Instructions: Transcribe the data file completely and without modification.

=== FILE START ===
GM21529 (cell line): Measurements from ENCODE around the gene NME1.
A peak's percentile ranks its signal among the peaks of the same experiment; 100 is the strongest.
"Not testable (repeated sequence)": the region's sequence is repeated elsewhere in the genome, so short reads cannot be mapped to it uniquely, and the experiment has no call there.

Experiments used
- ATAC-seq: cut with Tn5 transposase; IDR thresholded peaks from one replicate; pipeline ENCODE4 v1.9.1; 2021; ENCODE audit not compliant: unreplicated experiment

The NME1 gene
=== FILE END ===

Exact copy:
GM21529 (cell line): Measurements from ENCODE around the gene NME1.
A peak's percentile ranks its signal among the peaks of the same experiment; 100 is the strongest.
"Not testable (repeated sequence)": the region's sequence is repeated elsewhere in the genome, so short reads cannot be mapped to it uniquely, and the experiment has no call there.

Experiments used
- ATAC-seq: cut with Tn5 transposase; IDR thresholded peaks from one replicate; pipeline ENCODE4 v1.9.1; 2021; ENCODE audit not compliant: unreplicated experiment

The NME1 gene